Pushing the Right Buttons

Sometimes we parents scratch our heads and wonder how we’ll survive life with our children. Sure, moms gush over newborns, and dads strut with pride over the child. In most cases, life runs with few problems until those gifts from above are riddled with hormones. Then adults wonder how they can ever do the right thing.

I was the same way. Lacey was an independent child from the moment she entered the world. She is my daughter, but because of her mother, Lacey was and is an intelligent child. Mixing an independent streak with intelligence is a sure recipe for upheaval in a family.

At one time, my daughter announced that she’d like to leave home and never come back. She was fourteen at the time, and if I wouldn’t have been arrested for child abuse, I’d have helped pack her bags. Our house was a war zone—Lacey on one side, me on the other, and Amy as the U.N. peace-keeping presence. The battles were often fraught with harsh words and hot tears.

An uneasy truce was called during Lacey’s last summer at home before college. She’d graduated from high school early and worked to make some extra money. We loaded the car the following August and carried her away to Middle Tennessee State University. Her plan was to earn a degree in recording industry management and then move to England to work in the business. After getting all her possessions placed into her dorm room and making idle small talk, we left for home. In the blink of an eye Lacey’s whole world had changed. Her wish had been granted; she was on her own.

The first two weeks of college, Lacey was miserable in her homesickness. She called home and cried, and we did too. Even after all the rough times, the bottom line was that we loved each other and needed each other. We were FAMILY. Nothing could change that. It took only two weeks before my little girl came back to us for good.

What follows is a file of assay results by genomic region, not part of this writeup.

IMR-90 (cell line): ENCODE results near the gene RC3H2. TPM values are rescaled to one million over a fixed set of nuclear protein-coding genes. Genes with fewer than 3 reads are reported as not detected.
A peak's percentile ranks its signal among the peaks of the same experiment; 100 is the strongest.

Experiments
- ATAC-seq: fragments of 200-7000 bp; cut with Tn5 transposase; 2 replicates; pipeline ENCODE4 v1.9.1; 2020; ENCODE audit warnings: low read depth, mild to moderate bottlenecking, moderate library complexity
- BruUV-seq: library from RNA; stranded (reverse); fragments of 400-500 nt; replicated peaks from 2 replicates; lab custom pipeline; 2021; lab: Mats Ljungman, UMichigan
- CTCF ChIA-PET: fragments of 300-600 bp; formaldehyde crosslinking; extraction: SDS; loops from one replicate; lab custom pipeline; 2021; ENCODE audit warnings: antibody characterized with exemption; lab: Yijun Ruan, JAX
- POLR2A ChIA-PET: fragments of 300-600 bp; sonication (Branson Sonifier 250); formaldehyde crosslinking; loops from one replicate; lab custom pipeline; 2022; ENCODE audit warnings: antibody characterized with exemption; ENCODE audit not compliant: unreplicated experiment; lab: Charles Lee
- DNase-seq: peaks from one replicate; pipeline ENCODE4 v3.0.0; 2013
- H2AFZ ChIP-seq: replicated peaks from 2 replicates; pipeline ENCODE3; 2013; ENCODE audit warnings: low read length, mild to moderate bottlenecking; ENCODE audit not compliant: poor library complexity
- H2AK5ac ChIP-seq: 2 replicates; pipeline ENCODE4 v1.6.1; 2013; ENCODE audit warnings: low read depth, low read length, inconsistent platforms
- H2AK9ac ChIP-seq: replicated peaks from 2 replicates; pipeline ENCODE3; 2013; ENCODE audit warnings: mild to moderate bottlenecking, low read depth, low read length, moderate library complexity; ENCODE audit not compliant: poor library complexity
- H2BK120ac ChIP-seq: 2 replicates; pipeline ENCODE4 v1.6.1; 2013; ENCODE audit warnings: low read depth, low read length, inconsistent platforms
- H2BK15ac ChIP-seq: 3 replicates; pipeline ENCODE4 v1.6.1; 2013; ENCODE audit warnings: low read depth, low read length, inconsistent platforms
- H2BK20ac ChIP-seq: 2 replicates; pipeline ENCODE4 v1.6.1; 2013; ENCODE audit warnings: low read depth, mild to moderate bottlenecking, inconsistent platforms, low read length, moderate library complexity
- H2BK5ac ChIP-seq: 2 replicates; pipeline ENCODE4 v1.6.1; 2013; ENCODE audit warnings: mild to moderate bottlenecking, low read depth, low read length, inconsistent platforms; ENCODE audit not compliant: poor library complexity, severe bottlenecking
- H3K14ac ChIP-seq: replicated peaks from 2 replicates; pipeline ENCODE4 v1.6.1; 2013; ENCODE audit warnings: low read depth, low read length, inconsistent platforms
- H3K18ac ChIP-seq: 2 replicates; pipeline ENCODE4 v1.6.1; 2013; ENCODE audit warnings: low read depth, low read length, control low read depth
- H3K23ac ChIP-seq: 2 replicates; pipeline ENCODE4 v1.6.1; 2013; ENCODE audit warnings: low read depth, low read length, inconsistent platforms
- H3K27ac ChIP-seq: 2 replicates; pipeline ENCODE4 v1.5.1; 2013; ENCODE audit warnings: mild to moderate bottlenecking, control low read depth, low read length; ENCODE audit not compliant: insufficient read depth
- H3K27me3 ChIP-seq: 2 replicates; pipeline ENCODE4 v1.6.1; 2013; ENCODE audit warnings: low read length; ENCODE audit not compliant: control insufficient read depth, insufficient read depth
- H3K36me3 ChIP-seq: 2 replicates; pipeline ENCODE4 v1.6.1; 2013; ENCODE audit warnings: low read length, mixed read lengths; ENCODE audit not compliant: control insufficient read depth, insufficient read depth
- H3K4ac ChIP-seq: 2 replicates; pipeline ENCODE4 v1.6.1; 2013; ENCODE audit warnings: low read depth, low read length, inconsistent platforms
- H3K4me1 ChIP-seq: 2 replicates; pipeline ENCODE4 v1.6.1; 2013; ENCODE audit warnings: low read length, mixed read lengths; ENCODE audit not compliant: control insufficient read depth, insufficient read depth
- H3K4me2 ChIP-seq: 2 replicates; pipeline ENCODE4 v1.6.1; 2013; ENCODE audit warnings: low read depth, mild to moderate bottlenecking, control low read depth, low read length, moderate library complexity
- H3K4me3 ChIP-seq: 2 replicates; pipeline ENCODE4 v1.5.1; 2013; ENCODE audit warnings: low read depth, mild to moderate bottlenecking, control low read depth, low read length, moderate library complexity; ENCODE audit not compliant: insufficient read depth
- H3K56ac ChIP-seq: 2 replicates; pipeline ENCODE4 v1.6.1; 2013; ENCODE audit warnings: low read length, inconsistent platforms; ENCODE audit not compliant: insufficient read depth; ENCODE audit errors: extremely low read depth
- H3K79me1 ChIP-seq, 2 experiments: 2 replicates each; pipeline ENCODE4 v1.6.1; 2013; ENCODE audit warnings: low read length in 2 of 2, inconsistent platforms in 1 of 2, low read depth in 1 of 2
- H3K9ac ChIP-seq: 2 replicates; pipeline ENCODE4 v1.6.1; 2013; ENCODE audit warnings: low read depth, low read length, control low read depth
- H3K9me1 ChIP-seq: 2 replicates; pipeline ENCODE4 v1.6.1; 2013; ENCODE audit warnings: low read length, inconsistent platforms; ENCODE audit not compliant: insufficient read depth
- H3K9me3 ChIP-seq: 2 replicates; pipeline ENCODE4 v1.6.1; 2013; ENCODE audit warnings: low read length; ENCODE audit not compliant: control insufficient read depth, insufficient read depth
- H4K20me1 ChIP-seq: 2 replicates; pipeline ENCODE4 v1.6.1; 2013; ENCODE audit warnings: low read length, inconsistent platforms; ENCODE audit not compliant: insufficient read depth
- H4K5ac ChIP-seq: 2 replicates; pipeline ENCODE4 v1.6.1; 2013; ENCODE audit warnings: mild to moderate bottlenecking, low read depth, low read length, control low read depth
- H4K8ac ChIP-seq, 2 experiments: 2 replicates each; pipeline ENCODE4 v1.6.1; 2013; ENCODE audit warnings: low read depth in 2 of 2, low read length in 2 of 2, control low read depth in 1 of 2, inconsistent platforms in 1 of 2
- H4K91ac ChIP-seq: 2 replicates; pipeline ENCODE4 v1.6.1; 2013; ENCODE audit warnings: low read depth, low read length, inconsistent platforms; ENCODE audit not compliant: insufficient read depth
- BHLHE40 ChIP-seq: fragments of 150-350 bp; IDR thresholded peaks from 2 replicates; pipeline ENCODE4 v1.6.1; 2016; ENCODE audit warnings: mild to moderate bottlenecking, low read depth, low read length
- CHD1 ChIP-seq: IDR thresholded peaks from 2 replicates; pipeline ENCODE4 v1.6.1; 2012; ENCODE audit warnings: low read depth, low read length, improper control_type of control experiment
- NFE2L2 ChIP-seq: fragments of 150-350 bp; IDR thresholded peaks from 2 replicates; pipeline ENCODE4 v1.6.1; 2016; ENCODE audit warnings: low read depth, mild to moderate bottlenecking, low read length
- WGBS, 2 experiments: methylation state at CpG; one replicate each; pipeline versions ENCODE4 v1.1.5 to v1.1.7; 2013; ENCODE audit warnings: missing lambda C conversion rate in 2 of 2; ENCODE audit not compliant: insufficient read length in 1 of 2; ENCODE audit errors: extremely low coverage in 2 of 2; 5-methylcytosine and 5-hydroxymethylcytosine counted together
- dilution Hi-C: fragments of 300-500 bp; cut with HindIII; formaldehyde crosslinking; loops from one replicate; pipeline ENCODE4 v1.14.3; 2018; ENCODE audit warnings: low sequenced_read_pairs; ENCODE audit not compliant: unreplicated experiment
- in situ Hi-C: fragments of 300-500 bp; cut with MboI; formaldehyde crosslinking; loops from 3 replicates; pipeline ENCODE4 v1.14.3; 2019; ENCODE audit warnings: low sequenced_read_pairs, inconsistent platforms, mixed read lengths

Dallas tried to be the perfect child after Lacey left home. He didn’t like the fights we’d had when she was home, and he made a vow that things would be different. Since he’s been in college in Chattanooga, I’ve shaken my head at some of the things he’s done. A change in majors and a setback here or there has thrown him off “my” schedule for his graduation. Dallas is so much like his mother that I don’t get much of what he does and even less of what he thinks. Still, that boy is my son, and no father could ever be as proud as I am. He is loving, giving, and unpretentious. Some girl is going to be lucky to have him as a husband.

Amy and I visited Nashville recently. Our grandson Madden was to be baptized, and Lacey wanted us to be present for the occasion. We spent a wonderful weekend with Lacey, Nick, Madden and Dallas. My son was the first to leave for home. When he did, the party balloon deflated and was replaced with a blue funk. When our time to leave came, the tears flowed from mother and daughter. Observers might have thought Amy was upset about leaving Madden, and that was part of the story. However, her biggest reason for crying was that she didn’t want to leave Lacey. The two have developed a tighter bond over the years, and now they share those special secrets that only mothers can.

The ride was quiet on the way back to Knoxville. I thought about my two children and said a prayer of thanks. They are good people who love and are loved. Some way, some how, Amy and I pushed most of the right buttons. The proof is in the fact that Lacey and Dallas have grown to be the kind of humans that they are. Thank you lord!